If you are a writer, you have probably heard of Substack by now. It is a newsletter platform that has been growing in popularity. The basic idea is, don’t hope readers will come to you (website); send your stories to them (via email.)
Some Medium writers have jumped ship to Substack, but there is no reason you can’t do both, using the same content, and enjoy two audiences for your stories.
Note: I am writing this story using my creative writing as an example, but it should also work (probably better) for non-fiction.
No Need To Be Exclusive
Writers are no longer under the thumb of traditional publishers (unless they choose to be.) There are currently a wealth of writing platforms available to writers that allow you to publish at will. You can self-publish books on Amazon, Barnes & Noble, and others. You can write articles for Medium, Newsbreak, and others. You can publish serial stories on Wattpad, Royal Road, and others. And you can host your own blog or website. Although almost no one “surfs the web” anymore. They search the web and visit social media. So a personal website better serves as a road map to where you are actively publishing.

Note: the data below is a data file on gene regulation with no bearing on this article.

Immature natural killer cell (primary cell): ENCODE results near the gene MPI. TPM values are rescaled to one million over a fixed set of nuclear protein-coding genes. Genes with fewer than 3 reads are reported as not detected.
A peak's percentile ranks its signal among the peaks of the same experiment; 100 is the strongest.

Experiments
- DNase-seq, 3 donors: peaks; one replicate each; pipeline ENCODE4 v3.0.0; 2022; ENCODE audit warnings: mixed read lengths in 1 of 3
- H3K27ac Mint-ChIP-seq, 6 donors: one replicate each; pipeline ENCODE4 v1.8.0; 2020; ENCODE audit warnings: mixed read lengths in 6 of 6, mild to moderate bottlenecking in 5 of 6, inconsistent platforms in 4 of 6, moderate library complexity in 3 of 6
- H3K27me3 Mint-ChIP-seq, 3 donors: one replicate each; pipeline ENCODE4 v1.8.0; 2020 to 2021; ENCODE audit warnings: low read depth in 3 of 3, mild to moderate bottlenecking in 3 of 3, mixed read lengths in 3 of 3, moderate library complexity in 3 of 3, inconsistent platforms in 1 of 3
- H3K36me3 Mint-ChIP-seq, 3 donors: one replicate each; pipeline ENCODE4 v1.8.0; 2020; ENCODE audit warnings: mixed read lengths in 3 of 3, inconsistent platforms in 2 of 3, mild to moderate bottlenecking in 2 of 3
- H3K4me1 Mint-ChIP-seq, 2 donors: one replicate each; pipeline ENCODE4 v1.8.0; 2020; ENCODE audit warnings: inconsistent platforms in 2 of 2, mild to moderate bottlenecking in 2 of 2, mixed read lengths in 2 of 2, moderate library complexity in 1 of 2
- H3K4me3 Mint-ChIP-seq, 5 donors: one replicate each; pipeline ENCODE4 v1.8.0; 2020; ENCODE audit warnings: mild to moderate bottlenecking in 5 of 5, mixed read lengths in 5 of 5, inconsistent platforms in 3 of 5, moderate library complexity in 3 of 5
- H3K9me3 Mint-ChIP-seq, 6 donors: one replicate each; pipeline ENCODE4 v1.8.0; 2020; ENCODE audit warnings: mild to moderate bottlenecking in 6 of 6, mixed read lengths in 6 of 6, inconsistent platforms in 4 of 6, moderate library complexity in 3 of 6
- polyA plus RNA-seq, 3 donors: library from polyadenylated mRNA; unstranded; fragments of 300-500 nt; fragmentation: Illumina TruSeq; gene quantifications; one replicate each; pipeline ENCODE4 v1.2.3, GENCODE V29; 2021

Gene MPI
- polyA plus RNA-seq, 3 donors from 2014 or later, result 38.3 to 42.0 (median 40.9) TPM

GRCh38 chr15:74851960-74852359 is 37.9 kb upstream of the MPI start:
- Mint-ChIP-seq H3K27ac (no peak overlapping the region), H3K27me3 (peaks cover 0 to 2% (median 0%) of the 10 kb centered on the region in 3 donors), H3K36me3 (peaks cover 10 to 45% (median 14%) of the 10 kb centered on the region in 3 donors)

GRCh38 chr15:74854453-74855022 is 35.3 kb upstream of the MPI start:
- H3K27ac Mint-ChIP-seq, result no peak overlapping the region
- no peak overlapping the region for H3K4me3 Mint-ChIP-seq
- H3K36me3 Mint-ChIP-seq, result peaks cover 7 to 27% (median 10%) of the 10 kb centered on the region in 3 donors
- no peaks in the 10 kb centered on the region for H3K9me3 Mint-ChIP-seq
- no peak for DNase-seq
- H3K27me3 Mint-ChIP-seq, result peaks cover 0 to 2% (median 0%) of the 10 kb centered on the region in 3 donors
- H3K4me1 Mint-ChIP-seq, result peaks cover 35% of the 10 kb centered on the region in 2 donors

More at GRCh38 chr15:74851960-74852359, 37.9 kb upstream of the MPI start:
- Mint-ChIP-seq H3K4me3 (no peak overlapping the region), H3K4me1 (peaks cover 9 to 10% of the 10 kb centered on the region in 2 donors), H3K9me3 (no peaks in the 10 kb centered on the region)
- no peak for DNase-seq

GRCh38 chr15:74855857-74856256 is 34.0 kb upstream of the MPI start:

Most online writing platforms are not exclusive (unless you choose to be, like Kindle Unlimited and Vella.) So why should your stories be exclusive to one platform when they can be on two or more? That exclusive mindset is a relic of the old traditional publishing model. Even today, if you traditionally publish a book, you will be forced to make it exclusive to one publisher. But if you are publishing online, there is no reason your story can’t be on multiple platforms.
There is little drawback to being on multiple platforms, and the benefits usually outweigh any negatives. The biggest drawback is time. It does take a little extra time to publish your story on more than one platform. But it is usually minimal. Once you write the story, it is usually just a matter of copying and pasting it into your chosen platforms.